This is where Lloyd died. His date of death is recorded as “22nd March 1918, presumed on or since” in his military record. The two documents below are distinct in our collection of letters for being typed and formal. The first document is not a letter at all; it is account of the battle. Was it given to my Grandfather or did he type it up himself, copied from a newspaper perhaps? The yellowed paper is coarse and friable and initially I assumed it to be of poor quality. I forget that this is a document of considerable age – held up to my computer screen a watermark shines through, a trade name in Gothic print that I cannot identify. The darkened top half of the paper indicates that it lay exposed to sunlight, or tobacco smoke (or both) for years, with lighter areas revealing the outlines of other discarded documents placed on top. I fancy the account was not read much, but neither was it thrown into the fire because of the trouble taken to type it all out.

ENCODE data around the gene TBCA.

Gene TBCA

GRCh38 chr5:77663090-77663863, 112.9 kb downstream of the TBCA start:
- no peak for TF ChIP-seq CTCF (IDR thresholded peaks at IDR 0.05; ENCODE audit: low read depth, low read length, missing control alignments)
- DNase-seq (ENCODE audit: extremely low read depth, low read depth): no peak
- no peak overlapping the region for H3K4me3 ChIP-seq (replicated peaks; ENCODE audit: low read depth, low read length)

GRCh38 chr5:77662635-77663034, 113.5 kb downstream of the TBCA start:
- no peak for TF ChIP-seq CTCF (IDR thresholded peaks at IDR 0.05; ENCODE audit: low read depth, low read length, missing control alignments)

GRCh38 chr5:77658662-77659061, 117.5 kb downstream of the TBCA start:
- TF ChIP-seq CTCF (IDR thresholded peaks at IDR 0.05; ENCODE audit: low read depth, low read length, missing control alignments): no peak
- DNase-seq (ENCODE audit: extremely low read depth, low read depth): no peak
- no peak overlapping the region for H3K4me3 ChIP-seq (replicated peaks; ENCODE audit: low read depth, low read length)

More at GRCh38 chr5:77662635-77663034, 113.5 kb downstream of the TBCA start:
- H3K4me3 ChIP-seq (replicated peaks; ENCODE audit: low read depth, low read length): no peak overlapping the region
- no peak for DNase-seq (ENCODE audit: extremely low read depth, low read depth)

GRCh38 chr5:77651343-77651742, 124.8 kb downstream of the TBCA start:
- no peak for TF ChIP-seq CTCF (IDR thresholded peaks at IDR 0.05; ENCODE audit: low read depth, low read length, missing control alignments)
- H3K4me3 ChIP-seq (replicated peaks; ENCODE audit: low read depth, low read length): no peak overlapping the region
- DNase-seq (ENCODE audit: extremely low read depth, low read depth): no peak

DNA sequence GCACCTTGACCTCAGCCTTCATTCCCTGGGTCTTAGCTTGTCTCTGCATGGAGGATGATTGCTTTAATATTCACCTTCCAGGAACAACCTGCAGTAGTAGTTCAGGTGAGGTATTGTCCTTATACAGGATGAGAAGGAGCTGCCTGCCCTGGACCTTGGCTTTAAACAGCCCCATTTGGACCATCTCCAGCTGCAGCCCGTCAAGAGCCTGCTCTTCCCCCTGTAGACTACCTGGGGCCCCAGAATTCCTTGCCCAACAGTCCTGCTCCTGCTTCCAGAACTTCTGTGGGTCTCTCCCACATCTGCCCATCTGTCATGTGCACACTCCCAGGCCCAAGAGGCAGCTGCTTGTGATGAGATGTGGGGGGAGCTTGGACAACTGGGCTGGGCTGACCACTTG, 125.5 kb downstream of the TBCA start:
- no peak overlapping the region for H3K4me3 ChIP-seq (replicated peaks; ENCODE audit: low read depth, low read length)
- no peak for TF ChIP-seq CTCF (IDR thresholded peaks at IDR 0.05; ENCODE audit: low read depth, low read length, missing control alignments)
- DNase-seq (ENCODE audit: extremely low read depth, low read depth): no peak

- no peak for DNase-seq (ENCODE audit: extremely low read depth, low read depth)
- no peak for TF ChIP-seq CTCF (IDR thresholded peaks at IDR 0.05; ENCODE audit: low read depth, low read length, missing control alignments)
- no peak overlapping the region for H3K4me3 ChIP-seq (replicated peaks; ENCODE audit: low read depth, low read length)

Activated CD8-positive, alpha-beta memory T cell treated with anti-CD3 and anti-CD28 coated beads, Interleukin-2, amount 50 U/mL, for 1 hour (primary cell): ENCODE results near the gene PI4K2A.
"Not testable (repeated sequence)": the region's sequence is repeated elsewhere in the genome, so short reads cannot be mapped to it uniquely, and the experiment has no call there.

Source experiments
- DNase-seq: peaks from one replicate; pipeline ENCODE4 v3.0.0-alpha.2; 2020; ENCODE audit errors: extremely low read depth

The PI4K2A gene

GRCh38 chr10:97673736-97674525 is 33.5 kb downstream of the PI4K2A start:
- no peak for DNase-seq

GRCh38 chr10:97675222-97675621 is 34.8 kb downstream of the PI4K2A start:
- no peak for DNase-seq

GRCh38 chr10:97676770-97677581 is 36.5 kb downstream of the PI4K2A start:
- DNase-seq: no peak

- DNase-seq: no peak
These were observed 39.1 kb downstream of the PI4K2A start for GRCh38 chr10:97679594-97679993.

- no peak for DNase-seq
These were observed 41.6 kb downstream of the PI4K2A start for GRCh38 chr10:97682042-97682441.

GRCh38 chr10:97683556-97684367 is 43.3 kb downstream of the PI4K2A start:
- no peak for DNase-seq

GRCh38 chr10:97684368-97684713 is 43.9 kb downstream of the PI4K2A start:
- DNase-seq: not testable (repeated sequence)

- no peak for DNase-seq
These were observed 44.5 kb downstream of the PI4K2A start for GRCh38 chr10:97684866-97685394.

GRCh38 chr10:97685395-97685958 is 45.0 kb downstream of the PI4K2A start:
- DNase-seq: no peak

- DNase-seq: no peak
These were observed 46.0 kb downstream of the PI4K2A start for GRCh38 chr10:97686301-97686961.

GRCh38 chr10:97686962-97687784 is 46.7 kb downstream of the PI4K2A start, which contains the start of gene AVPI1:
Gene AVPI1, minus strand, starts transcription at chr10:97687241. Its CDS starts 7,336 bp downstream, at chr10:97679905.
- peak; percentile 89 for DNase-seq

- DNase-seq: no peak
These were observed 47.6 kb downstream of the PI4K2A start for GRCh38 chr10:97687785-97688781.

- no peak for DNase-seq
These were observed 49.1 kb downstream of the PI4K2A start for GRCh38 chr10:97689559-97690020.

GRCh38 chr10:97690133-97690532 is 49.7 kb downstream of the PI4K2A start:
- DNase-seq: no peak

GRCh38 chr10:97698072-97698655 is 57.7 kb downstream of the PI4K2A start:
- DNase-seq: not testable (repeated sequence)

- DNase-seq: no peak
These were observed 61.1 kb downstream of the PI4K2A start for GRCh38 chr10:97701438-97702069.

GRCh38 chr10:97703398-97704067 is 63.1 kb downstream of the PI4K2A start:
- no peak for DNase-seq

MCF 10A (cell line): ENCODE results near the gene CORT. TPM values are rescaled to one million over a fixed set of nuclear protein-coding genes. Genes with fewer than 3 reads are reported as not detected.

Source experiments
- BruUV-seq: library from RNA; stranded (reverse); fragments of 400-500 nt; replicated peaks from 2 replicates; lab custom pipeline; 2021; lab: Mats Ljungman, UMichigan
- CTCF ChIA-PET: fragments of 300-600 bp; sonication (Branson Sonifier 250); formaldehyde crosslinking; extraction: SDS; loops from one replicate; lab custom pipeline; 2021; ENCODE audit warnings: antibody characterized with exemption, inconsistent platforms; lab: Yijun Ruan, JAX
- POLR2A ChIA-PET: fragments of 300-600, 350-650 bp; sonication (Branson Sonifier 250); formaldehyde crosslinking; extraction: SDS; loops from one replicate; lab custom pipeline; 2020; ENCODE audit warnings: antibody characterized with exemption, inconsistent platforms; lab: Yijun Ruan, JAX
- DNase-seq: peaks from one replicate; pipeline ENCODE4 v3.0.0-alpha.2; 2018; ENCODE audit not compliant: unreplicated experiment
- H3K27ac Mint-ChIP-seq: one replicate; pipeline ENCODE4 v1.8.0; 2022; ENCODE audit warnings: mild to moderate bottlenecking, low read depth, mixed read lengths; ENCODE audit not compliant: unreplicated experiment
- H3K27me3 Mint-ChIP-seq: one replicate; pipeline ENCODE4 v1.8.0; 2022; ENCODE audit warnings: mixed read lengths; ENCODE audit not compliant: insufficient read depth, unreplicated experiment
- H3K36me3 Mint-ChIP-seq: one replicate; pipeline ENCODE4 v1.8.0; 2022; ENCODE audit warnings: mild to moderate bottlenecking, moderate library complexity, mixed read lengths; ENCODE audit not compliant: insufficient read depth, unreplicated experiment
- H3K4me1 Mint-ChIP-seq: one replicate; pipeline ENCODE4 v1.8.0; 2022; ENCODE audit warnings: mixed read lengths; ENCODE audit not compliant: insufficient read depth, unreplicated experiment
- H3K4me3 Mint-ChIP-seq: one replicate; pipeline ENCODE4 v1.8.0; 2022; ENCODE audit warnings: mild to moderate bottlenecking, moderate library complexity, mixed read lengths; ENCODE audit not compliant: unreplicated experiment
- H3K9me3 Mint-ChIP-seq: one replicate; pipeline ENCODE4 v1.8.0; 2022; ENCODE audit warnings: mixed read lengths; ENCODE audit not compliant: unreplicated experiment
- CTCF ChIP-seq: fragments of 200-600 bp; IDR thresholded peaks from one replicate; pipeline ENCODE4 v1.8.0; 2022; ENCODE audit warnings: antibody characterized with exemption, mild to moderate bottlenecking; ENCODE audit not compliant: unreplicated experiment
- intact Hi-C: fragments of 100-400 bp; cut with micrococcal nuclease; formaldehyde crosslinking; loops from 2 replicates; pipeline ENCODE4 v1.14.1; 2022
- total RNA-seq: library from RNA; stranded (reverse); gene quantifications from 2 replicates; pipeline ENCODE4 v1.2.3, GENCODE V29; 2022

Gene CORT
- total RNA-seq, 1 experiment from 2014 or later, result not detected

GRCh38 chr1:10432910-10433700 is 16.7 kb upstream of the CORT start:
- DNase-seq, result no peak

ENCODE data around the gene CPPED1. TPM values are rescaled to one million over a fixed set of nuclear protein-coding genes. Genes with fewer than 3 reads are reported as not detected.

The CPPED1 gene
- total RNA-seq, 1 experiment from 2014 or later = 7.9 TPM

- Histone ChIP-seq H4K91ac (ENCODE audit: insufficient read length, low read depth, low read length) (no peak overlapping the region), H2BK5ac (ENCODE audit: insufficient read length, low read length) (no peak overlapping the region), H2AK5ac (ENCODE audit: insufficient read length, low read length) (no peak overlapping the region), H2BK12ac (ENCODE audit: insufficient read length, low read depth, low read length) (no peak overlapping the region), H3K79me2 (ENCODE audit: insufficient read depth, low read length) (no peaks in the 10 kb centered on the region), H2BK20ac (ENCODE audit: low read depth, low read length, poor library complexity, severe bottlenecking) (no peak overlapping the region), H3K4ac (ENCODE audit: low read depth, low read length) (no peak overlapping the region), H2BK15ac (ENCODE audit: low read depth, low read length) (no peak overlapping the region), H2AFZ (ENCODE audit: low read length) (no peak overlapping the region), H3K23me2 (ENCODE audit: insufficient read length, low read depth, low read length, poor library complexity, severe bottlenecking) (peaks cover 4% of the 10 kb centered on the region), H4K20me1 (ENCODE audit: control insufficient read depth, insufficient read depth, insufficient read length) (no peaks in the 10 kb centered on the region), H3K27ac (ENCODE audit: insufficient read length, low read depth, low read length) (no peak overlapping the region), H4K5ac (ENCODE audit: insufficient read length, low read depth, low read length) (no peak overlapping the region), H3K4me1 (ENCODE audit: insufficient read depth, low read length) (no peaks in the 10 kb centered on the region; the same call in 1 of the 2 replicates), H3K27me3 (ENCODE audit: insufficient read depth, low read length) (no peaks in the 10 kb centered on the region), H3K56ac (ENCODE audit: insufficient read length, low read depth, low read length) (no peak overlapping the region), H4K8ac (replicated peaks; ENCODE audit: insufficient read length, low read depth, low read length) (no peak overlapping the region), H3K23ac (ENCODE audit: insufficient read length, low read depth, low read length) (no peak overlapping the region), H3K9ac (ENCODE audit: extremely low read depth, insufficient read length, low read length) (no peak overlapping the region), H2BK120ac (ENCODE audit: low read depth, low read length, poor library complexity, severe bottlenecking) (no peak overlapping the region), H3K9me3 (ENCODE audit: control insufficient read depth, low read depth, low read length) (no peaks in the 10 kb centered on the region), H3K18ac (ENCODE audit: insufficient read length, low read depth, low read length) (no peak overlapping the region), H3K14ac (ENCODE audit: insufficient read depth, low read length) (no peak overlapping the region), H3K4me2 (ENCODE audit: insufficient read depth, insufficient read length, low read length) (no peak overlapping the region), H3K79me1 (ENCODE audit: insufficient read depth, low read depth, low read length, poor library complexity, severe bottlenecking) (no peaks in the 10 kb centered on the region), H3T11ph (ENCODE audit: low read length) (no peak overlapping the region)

We have no official record of Lloyd’s death but the second letter seems to answer an enquiry of Grandfather’s as to where Private W.J. Lloyd Mabey was laid to rest. Lloyd was killed on a day when the battalion is recorded as losing 150 soldiers (and 4 officers), these heavy losses sustained whilst in retreat.
“The efforts and sacrifice of the battalion contributed to the delay in the enemy’s advance, which was one of the main causes of his ultimate failure.”